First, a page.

China will step up efforts to stabilize foreign trade while improving trade structure, according to experts and officials.
Against severe challenges from soft global demand, rising protectionism, and geopolitical conflicts, such moves are essential to facilitate the growth of foreign trade enterprises, according to them.
Commerce Minister Wang Wentao said at a news conference on Thursday that, mainly due to soft global demand, China's foreign trade faces greater pressure this year compared with last year.
"We will make more efforts to stabilize foreign trade and optimize the trade structure. At the same time, we will listen to the concerns of market players to formulate targeted policy measures and help them develop better in international markets," he added.
Zhang Yansheng, chief researcher at China Center for International Economic Exchanges, said it is crucial for China to stabilize exports and imports in labor-intensive industries as well as those of foreign enterprises, to stabilize foreign trade this year against multiple negative factors including the gloomy global economic prospects and the trade containment measures by some countries against China.
At the same time, he said the country is expected to facilitate the growth of trade in services and digital trade, to "create better conditions for the high-quality development of foreign trade".
Wang also said that while reinforcing the growth of general trade, China will further encourage the transfer of processing trade to inland regions from coastal areas, support the fast and healthy development of new trade models like cross-border e-commerce and overseas warehouses, and continue optimizing product offerings to cultivate new growth momentum.
Zhou Mi, a senior researcher at the Chinese Academy of International Trade and Economic Cooperation, said China's economic rebound will likely boost imports and provide a stronger foundation for export expansion this year.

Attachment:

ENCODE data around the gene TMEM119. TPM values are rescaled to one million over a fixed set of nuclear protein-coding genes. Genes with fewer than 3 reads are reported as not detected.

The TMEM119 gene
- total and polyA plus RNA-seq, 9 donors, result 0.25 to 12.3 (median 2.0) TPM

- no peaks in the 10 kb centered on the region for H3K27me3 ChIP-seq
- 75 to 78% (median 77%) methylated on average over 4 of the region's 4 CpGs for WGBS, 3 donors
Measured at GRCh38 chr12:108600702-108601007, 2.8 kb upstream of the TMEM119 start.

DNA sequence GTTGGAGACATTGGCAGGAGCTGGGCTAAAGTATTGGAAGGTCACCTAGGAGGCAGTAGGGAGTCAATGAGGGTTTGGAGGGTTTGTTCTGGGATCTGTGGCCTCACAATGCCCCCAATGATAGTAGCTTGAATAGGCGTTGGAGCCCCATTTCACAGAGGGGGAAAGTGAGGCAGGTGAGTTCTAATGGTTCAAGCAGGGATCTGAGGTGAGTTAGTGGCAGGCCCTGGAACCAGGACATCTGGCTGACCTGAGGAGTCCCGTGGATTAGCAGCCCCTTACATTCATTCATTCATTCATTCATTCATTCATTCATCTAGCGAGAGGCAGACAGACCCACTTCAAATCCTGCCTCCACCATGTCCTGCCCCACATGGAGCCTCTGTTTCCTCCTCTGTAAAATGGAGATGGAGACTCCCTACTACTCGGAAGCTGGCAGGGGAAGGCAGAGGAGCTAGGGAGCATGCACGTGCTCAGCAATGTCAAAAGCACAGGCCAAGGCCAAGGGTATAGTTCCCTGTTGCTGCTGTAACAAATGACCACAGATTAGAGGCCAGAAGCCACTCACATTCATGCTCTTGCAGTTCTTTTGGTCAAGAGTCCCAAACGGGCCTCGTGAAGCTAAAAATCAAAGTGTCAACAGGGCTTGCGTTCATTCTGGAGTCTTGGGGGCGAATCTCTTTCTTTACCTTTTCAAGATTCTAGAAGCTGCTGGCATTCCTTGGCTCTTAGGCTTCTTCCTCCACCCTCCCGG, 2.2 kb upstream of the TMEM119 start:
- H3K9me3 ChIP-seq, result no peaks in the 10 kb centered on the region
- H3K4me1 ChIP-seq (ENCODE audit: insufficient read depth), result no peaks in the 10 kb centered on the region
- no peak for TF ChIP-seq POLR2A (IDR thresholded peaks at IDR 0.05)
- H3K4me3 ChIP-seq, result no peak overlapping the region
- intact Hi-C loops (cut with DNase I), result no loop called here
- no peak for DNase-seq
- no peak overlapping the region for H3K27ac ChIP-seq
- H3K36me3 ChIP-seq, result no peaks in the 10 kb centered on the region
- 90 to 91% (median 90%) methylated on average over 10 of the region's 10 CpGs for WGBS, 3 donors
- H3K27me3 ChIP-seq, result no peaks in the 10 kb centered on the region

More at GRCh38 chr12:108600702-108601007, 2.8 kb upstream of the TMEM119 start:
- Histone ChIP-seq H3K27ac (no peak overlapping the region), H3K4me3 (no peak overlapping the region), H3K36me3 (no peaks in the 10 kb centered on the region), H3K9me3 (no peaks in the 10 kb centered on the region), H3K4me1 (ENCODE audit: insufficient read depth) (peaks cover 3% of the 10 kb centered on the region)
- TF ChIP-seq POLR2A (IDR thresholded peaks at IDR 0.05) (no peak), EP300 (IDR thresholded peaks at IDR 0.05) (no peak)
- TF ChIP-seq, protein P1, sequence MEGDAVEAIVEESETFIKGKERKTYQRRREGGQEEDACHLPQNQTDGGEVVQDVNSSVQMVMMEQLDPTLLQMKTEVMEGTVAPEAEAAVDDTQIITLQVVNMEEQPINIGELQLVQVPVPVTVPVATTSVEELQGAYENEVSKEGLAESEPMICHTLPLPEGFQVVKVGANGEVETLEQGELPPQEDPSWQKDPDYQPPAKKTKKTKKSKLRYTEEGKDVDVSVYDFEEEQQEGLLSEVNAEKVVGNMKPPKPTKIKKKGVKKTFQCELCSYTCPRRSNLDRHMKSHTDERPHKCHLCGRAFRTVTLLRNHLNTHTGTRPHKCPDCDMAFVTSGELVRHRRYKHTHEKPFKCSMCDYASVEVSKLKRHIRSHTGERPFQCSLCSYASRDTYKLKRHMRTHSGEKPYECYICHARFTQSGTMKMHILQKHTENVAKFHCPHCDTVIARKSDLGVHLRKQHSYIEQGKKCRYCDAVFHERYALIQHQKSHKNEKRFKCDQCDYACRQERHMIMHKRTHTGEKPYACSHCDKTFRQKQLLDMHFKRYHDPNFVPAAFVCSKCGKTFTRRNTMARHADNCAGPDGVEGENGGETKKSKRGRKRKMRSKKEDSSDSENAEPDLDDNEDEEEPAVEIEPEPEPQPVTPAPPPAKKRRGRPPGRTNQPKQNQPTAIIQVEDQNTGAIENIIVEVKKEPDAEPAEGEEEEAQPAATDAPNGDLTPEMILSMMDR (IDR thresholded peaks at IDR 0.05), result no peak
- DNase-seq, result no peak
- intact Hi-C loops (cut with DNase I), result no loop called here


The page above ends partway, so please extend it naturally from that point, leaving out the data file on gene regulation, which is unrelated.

However, the country is expected to further add resilience to trade with traditional trading partners to enhance industrial and supply chain connections and expand trade networks, Zhou added.
Experts also said China is expected to further tap the trade potential associated with the Regional Comprehensive Economic Partnership agreement, which took effect last year.
New land-sea transit routes in western regions and the RCEP agreement have combined to create increasing foreign trade opportunities, they said.
For instance, the Beibu Gulf Port in South China's Guangxi Zhuang autonomous region registered a throughput of 558,100 twenty-foot equivalent units in January, up 15 percent year-on-year. That came against the background that many ports at home and abroad face sluggish container throughput with empty containers piling up.
Wang Guowen, director of the center for logistics and supply chain management at the China Development Institute, a Shenzhen-based think tank, said shipping activity between China and members of the Association of Southeast Asian Nations will continue to grow this year, although many Chinese ports will face pressure from slowing external demand from Europe and North America.
Zhou Zhicheng, a researcher at the China Federation of Logistics and Purchasing in Beijing, said weak container throughput at ports in China and abroad was partly caused by the overproduction of containers in the past three years and the notable drop in global trade demand due to pessimistic market perceptions, and Chinese ports are not alone in suffering from container pileups.